Improved Movie Viewing in iTunes

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Matthew Russell
Jan. 19, 2006 08:08 PM
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URL: http://www.oreillynet.com/pub/wlg/9042...

In Have you looked at iTunes?, one of my O'Reilly brethren, François Joseph de Kermadec, got me to thinking about a particular point he made:

[The] full screen video playback, that is handled so smoothly by QuickTime Player, has iTunes stop, jitter, pixellate… It does not feature any controls in full screen mode whatsoever, it does not hide the cursor and, best of all, the screen saver has been known to go ahead and cover it.

Amen; I absolutely agree -- pretty poor effort there by the iTunes folks. Especially since any AppleScript amateur can script up an 80% solution to this problem in about 5 minutes. But for this very reason I think we can forgive Apple, at least for the time being, since they've made it so darn easy for us to fill the void.

Here's a quick and dirty first run at things:


tell application "iTunes"
activate
set theList to (get selection of front window as list)
set trackCount to count of theList
if trackCount is 0 then
tell application "iTunes" to display dialog "No track selected. Try again" buttons {"OK"} default button 1
else --assuming only 1 movie selected
set theTrack to item 1 of theList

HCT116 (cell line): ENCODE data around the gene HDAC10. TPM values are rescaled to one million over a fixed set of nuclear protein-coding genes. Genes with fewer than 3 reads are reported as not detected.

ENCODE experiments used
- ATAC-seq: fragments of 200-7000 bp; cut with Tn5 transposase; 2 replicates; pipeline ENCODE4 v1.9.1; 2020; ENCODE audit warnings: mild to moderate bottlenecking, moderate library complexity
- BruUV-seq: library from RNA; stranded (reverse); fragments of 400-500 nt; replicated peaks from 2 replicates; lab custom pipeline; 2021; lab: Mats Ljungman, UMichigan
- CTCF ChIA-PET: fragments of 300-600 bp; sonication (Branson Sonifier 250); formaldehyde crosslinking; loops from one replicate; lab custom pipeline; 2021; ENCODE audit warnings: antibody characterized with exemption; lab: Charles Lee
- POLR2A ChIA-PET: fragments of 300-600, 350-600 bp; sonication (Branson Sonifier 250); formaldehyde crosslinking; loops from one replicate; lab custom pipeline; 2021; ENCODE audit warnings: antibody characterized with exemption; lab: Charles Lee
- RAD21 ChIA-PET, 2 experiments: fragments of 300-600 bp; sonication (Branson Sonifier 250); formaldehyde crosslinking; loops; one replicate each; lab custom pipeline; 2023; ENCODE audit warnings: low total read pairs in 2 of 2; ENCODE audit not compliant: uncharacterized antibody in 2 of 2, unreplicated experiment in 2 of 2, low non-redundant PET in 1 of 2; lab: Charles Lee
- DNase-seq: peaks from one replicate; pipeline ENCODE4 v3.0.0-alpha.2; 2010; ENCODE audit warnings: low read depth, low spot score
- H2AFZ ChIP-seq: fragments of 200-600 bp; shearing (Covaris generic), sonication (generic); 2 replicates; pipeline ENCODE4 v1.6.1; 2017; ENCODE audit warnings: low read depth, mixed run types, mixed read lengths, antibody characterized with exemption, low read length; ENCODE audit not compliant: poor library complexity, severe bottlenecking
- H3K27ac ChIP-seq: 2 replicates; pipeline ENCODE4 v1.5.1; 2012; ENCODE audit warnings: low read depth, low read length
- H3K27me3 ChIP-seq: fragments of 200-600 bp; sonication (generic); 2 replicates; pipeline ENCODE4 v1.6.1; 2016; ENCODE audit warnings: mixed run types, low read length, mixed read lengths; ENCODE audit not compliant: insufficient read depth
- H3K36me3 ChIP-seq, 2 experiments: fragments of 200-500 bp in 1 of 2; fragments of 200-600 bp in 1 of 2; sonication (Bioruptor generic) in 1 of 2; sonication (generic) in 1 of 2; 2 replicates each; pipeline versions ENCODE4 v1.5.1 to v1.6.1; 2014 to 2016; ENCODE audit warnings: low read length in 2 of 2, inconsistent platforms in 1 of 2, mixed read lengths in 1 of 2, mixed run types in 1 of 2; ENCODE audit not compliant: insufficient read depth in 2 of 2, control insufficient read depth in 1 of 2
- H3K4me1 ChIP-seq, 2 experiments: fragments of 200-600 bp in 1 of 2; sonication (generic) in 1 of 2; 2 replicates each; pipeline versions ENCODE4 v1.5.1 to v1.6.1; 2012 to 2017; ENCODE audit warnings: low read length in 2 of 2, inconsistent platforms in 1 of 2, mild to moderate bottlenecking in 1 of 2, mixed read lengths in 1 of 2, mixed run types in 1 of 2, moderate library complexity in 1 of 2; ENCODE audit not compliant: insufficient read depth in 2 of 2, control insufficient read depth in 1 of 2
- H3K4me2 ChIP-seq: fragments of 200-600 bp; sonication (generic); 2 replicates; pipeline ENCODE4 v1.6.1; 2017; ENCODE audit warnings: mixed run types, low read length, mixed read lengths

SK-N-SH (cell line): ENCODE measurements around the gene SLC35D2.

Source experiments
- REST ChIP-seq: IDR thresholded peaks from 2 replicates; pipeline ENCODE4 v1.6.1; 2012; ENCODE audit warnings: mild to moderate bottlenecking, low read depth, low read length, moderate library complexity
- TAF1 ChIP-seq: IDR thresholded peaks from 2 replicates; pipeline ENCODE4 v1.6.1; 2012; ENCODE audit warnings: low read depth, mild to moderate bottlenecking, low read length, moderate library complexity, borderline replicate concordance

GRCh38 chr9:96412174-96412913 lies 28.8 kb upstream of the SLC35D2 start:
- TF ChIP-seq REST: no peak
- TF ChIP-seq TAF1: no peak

set thePath to the location of theTrack
tell application "QuickTime Player"
set show welcome movie automatically to false --remove annoyance
activate
try
open thePath
present movie 1 scale screen --again, assuming 1 movie. full screen even without Pro
on error
tell application "iTunes" to display dialog "Oops. Some error occurred." buttons {"OK"} default button 1
end try
end tell
end if
end tell


Open up Script Editor, paste in the file, make sure it compiles, and then save it in your ~/Library/iTunes/Scripts folder (creating it if necessary.) Now, instead of clicking on a video (part of the missing 20% of our solution), you just run the video from the script menu from up in the menubar. Your video should run at fullscreen in QuickTime (even without Pro) and you'll also get access to those controls and nice things that come along with QuickTime.

Matthew Russell is a computer scientist from middle Tennessee; and serves Digital Reasoning Systems as the Director of Advanced Technology. Hacking and writing are two activities essential to his renaissance man regimen.